Civil society has pushed back on the government’s draft Non-Profit Organisations Bill, citing inadequate consultation, which Minister of Finance, K. Peter Turnquest, has found “somewhat surprising” to have gotten this feedback. But I have to say that I find his surprise to be the real surprise.
Where a bill is to usher in wide-sweeping changes to an industry, is it not a foregone conclusion that those most affected by the bill would wish for an opportunity to review said bill and understand its implications?
It is hard to believe that the government would not have been drafting the Non-Profit Organisations Bill for a few months and therefore had ample opportunity to circulate it. To add insult to injury, Civil Society Bahamas and other persons in the non-profit space have been focusing on the Civil Society Organizations Bill, 2015, only to now realize their time has been wasted.
While receiving a lot less fanfare, it would not surprise me if a similarly dismissive posture was taken as it relates to the Commercial Entities (Substance Requirements) Bill, 2018; Removal of Preferential Exemptions Bill, 2018; Register of Beneficial Ownership Bill, 2018; and the Penal Code (Amendment) Bill, 2018, all of which were approved by the Senate this week.
Oddly enough, however, it would appear that international observers were made privy to the suite of bills in advance of their being tabled in the Senate and House. An International Monetary Fund (IMF) team visited The Bahamas December 3—7, 2018, and subsequently issued a press statement that praised the government for “the significant steps taken to increase compliance with international standards on anti-money laundering (AML) and combating the financing of terrorism (CFT).” In addition, Minister Turnquest indicated, as per a news article published on December 12, 2018, that the government has submitted legislation packages for the groups to review, presumably the OECD and FATF.
In my view, it is evident that the government has given primacy to satisfying these international bodies, rather than engaging with local persons and organizations.
Notwithstanding the hubris and blatant disregard for local persons and organizations, I do recognize the government’s rationale for bringing the non-profit sector into the fold as it relates to AML and CFT efforts. Some opponents of these legislative changes have focused on the fact that most non profit organizations (NPOs) are small associations whose entire annual budget do not reach the $50k threshold contemplated within the legislation. Be that as it may, the fact remains that non-profit organizations are legal entities that look very much like corporations where the only material difference being that they have no share capital and do not disburse profits. They can own assets and operate as a business. Case in point – the Hans Wilsdorf Foundation is the owner of Rolex. And as a result, theoretically, the same vulnerabilities to money laundering and terrorist financing still exists.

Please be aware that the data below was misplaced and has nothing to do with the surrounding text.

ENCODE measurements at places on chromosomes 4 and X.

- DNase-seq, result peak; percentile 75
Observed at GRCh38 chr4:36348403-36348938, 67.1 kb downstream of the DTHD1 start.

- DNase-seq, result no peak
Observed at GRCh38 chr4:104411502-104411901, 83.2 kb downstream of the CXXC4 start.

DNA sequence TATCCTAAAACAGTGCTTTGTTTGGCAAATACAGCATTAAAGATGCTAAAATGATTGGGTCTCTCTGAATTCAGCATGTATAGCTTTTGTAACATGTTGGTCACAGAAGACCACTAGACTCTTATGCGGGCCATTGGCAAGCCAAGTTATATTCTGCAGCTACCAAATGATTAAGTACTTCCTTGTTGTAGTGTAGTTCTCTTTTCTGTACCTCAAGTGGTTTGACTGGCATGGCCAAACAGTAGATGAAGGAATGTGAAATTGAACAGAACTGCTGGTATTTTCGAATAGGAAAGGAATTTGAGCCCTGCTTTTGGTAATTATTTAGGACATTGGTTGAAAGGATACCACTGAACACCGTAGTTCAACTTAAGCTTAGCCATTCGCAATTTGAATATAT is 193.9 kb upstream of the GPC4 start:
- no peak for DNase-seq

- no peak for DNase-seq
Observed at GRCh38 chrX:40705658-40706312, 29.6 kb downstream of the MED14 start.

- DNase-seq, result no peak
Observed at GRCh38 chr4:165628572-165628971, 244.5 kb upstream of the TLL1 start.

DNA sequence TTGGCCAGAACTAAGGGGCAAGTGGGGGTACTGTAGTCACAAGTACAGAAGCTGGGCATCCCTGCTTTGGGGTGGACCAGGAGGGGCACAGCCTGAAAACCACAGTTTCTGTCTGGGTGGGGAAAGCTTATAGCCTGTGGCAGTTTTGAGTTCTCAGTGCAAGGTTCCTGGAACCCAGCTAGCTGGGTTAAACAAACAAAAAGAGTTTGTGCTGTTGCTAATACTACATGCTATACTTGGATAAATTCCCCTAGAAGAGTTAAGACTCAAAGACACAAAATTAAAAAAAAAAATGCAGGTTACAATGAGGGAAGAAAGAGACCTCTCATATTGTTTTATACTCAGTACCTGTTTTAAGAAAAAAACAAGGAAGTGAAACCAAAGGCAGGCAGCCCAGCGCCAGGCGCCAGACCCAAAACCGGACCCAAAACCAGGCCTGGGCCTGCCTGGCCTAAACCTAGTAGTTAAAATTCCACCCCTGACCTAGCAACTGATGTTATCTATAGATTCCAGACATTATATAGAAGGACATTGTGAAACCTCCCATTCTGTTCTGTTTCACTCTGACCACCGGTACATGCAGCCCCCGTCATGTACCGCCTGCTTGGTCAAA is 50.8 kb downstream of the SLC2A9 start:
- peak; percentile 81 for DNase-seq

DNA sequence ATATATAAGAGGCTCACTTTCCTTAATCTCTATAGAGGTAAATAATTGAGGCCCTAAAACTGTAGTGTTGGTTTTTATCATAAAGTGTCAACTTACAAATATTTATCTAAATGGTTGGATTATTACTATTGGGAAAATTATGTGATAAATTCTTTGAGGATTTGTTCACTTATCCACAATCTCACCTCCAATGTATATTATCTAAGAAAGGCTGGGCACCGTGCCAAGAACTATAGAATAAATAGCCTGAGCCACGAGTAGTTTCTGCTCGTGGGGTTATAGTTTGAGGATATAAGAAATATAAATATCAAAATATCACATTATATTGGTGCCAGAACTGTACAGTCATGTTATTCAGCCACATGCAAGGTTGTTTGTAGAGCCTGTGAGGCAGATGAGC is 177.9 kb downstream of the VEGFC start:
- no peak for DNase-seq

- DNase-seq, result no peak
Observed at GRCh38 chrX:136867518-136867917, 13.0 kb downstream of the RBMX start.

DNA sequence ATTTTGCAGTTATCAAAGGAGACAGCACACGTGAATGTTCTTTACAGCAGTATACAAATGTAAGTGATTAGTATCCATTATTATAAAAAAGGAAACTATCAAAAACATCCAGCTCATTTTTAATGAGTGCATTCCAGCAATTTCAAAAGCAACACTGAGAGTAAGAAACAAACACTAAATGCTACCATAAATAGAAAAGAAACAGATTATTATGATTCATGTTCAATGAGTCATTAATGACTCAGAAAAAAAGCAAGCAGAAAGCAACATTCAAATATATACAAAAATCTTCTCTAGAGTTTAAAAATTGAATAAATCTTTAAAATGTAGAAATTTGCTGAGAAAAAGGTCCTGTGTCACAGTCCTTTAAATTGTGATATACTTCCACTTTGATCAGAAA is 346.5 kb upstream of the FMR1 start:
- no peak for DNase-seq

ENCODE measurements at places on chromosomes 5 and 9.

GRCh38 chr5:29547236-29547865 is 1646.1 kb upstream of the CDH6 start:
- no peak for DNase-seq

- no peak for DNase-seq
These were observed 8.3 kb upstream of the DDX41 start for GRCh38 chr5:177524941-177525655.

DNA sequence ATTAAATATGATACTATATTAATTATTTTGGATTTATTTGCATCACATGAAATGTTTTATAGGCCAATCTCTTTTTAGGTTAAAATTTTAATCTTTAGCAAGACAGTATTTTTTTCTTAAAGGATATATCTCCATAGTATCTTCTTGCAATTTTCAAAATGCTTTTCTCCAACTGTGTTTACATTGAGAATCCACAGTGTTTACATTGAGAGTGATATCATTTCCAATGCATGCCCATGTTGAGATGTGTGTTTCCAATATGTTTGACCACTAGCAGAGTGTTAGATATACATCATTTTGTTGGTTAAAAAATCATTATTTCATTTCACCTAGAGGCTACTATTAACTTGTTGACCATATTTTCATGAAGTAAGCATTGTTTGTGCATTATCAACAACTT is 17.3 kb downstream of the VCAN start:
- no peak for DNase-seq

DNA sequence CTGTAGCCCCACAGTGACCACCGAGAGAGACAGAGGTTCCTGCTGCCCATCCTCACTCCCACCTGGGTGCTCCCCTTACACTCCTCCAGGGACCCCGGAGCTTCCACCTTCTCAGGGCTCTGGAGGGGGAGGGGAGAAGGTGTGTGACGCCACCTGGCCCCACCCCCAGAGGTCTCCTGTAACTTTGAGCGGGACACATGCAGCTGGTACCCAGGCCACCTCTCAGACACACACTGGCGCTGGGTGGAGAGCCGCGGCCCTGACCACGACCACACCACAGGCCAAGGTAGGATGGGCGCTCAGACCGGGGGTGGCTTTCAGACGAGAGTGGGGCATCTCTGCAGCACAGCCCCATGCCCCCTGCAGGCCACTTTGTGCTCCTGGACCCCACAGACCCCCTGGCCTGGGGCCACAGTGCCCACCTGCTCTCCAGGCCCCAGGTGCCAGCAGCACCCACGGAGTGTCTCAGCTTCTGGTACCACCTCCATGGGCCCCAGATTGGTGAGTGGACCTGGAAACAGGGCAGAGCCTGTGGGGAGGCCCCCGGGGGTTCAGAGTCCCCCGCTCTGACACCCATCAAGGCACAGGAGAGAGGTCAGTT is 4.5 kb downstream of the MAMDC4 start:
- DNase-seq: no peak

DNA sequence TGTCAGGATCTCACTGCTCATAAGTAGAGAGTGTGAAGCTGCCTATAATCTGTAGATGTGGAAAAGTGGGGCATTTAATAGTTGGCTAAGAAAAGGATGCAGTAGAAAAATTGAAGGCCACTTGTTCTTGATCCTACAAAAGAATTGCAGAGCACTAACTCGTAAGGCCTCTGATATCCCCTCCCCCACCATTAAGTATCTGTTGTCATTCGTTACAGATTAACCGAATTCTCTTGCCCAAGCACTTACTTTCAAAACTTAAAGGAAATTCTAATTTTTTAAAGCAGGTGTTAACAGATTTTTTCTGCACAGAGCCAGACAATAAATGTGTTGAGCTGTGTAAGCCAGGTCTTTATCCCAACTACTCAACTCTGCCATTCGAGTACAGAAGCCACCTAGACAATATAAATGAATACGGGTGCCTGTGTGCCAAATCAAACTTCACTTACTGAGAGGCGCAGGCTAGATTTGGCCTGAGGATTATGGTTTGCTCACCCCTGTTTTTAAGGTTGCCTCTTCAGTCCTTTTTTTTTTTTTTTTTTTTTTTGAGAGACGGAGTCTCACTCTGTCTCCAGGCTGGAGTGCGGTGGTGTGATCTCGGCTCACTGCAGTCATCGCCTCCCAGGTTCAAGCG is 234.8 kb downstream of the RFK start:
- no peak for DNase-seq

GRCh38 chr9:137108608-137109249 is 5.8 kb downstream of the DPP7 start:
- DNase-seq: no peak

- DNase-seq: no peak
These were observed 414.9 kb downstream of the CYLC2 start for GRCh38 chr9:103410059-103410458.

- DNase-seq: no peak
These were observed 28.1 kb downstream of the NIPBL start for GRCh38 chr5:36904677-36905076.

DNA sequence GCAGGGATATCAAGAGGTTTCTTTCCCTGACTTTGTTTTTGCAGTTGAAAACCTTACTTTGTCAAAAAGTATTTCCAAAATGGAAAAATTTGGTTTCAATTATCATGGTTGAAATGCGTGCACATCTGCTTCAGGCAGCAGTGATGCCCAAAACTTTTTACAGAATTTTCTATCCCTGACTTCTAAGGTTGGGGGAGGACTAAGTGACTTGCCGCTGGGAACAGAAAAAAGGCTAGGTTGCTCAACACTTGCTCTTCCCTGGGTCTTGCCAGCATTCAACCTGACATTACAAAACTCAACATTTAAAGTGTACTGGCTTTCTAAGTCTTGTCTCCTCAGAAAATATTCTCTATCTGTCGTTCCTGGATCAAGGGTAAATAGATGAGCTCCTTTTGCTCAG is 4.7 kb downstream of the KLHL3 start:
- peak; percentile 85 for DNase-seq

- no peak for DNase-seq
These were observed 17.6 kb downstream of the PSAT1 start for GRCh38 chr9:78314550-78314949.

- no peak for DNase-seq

All of this being said, I urge opponents of the bill to negotiate a middle ground that allows the government to save face before those whose opinions they value most, i.e. — the IMF, Organisation for Economic Co-operation and Development and Financial Action Task Force, but which also give those who’ll be affected a reasonable chance at becoming compliant. For example, if the act takes effect January 1, 2019, civil society may seek to delay the effective date of those sections that the industry feels it is not yet ready to comply with, and may also seek to amend thresholds and exemptions contained within.
Note the need to move swiftly. According to new articles published on December 12, 2018, the minister of finance is quoted as saying that “At the end of the day, the provisions of the bill are going to have to go forward” and the Attorney General has indicated that it will be done before the end of the year. If I may paraphrase on their behalf, “Tick-tock, tick-tock.”
— Leah Major